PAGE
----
No kid gloves for Lind

KEN FIDLIN, QMI Agency

, Last Updated: 7:51 PM ET

DUNEDIN The glove is shiny. Its new. Take a picture, Adam Lind, because it wont be that way for long.

Odds are, by the end of spring training, if Brian Butterfield has his way, that first basemans mitt, stiff and fresh off the assembly line, will look like one of Lou Gehrigs leftovers.

Once he arrives at Blue Jays camp this weekend, Butterfield, the third base coach and one of the best infield instructors in the game, will have many tasks, but none more important than the apprenticeship of Adam Lind, first baseman.

Lind is looking forward to the challenge.

I imagine Butter will work on just about every scenario possible with me, said Lind after taking his first infield practice of the spring.

The thing Im most excited about is to be able to help the team in more than one way. Its a way I can help the team even when I might not have a great game in the batters box.

But dont ask Lind about how steep the learning curve will be or what will be his most difficult challenge in mastering a position he hasnt played since college.

I dont think I can answer that yet, he said. Its pretty simple right now: I just field ground balls and throw. Ask me that again in the middle of May and I might have five things to tell you.

Its a basic position as far as what you need to accomplish. You have to turn all the plays, as long as you block the ball, you still have a good chance to get an out. You cant overcomplicate things.

Thats something I need to learn.

There is a body of thought that believes that by having a defensive position, Linds hitting might improve simply because he doesnt have all that extra time to fret about it in between at-bats. Thats a hard theory to prove, given that in 2009 Lind was the best DH in baseball and that last year was a bit of a mess.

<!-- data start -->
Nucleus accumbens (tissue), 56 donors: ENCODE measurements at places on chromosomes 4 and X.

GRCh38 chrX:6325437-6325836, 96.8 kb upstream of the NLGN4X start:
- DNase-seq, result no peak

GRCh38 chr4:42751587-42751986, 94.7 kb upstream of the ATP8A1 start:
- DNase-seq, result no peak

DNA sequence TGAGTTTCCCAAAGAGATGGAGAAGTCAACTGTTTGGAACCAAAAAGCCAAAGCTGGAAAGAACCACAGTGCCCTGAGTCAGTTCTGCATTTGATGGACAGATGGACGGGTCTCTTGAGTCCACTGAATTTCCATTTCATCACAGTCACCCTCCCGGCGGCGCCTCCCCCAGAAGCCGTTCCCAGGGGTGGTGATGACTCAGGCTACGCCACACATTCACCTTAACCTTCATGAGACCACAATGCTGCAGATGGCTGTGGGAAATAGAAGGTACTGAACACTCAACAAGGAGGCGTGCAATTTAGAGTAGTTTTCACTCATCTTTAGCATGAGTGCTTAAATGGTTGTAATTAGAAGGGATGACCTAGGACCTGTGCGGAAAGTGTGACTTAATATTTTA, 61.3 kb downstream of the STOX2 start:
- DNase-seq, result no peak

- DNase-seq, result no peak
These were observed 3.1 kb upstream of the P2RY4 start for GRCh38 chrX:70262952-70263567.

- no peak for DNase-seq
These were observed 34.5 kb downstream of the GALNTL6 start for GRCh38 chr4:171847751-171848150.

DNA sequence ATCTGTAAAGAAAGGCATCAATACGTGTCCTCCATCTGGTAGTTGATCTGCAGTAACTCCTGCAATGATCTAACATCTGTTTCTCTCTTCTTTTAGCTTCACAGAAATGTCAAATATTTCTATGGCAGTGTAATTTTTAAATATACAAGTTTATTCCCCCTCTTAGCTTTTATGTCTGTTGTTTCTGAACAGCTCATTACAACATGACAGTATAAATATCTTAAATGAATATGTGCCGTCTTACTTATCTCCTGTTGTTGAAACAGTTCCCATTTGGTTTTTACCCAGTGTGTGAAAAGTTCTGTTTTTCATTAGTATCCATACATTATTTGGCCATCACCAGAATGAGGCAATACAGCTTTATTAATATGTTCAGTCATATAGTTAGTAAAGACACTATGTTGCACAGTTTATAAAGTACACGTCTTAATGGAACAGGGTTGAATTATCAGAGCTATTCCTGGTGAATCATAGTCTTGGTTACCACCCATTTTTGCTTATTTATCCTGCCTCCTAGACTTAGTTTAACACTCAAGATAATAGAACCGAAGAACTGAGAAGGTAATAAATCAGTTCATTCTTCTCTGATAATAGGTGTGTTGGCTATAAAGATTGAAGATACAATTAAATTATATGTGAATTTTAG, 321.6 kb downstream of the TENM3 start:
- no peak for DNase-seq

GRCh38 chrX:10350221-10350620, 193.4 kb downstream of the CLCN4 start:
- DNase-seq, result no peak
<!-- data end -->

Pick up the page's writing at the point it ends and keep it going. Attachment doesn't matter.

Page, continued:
It will definitely get my mind off of (hitting), he said. Im not going to approach things any different on how I hit. Its just that my time management will be different in between at-bats.

As far as hitting goes, Lind went back, as he always does, to his roots this winter. That would be his hometown of Anderson, Ind., where his lifelong coach and mentor, Mike Shirley, runs youth baseball clinics.

Lind has known Shirley since he was 11 years old and works with some of the local 14 and 15 year-olds every Monday night, helping teach with an hour of hitting followed by an hour of fielding. Shirley, who bird-dogs for the Chicago White Sox, knows about as much about Linds swing as Lind does and offered some opinions.

He thinks that my swing has changed because Im so much bigger across here, said Lind, indicating his chest.

When I got to the big leagues, I was 190 pounds and now Im at 225 pounds. (Shirley) said Ive gotten so bulky that it has altered my swing. Now Im working on keeping my shoulders back a little bit and standing more upright because my shoulders have rolled forward a bit.

It frees my hands up and it has felt good in the cage. Well see throughout the spring. Hopefully, my private hitting instructor he works for free knows what hes talking about.

Hes produced probably 20 kids who have gotten scholarships, probably seven kids who have been drafted.

But only one Adam Lind, proud owner of three first base gloves.

One I probably wont use, my old one and a new one that I used today, he said.

If the Lind experiment is successful, it gives the Blue Jays some flexibility, given that Lind could be under control for the next six seasons. In many ways, it might be the most important development of this camp.

I imagine I might play every game these next six weeks, said Lind. It kind of reminds me of the minor leagues where they know you can hit, so they say your most important job right now is to learn the defence. If youre tired for the game, too bad.

Tired? Lind will learn a lot about tired staring down the barrel of Brian Butterfields fungo starting just about now.


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